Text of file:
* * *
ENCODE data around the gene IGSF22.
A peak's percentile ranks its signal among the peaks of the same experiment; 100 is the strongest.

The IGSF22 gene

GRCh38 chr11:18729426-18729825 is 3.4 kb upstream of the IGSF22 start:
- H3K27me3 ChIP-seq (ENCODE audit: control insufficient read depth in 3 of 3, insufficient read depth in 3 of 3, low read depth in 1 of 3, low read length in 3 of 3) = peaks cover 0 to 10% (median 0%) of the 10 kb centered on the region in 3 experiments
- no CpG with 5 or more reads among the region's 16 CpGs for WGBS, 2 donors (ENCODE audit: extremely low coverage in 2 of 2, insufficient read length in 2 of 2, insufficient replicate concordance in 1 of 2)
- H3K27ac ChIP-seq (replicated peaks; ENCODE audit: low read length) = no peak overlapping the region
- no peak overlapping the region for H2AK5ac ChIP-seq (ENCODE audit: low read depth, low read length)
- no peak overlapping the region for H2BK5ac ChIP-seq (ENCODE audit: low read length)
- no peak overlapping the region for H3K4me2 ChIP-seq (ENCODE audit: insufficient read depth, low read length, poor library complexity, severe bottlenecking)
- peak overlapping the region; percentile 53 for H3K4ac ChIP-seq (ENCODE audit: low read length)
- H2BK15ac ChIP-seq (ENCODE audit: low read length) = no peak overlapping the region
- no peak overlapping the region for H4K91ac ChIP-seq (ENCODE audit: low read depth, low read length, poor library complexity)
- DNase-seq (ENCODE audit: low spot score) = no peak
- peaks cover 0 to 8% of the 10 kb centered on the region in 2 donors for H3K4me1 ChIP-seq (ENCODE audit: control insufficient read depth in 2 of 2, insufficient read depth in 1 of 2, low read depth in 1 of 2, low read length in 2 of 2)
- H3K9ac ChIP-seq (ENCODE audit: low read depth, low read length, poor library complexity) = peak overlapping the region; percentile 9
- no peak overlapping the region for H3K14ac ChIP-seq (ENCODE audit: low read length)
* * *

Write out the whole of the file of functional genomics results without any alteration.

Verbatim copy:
ENCODE data around the gene IGSF22.
A peak's percentile ranks its signal among the peaks of the same experiment; 100 is the strongest.

The IGSF22 gene

GRCh38 chr11:18729426-18729825 is 3.4 kb upstream of the IGSF22 start:
- H3K27me3 ChIP-seq (ENCODE audit: control insufficient read depth in 3 of 3, insufficient read depth in 3 of 3, low read depth in 1 of 3, low read length in 3 of 3) = peaks cover 0 to 10% (median 0%) of the 10 kb centered on the region in 3 experiments
- no CpG with 5 or more reads among the region's 16 CpGs for WGBS, 2 donors (ENCODE audit: extremely low coverage in 2 of 2, insufficient read length in 2 of 2, insufficient replicate concordance in 1 of 2)
- H3K27ac ChIP-seq (replicated peaks; ENCODE audit: low read length) = no peak overlapping the region
- no peak overlapping the region for H2AK5ac ChIP-seq (ENCODE audit: low read depth, low read length)
- no peak overlapping the region for H2BK5ac ChIP-seq (ENCODE audit: low read length)
- no peak overlapping the region for H3K4me2 ChIP-seq (ENCODE audit: insufficient read depth, low read length, poor library complexity, severe bottlenecking)
- peak overlapping the region; percentile 53 for H3K4ac ChIP-seq (ENCODE audit: low read length)
- H2BK15ac ChIP-seq (ENCODE audit: low read length) = no peak overlapping the region
- no peak overlapping the region for H4K91ac ChIP-seq (ENCODE audit: low read depth, low read length, poor library complexity)
- DNase-seq (ENCODE audit: low spot score) = no peak
- peaks cover 0 to 8% of the 10 kb centered on the region in 2 donors for H3K4me1 ChIP-seq (ENCODE audit: control insufficient read depth in 2 of 2, insufficient read depth in 1 of 2, low read depth in 1 of 2, low read length in 2 of 2)
- H3K9ac ChIP-seq (ENCODE audit: low read depth, low read length, poor library complexity) = peak overlapping the region; percentile 9
- no peak overlapping the region for H3K14ac ChIP-seq (ENCODE audit: low read length)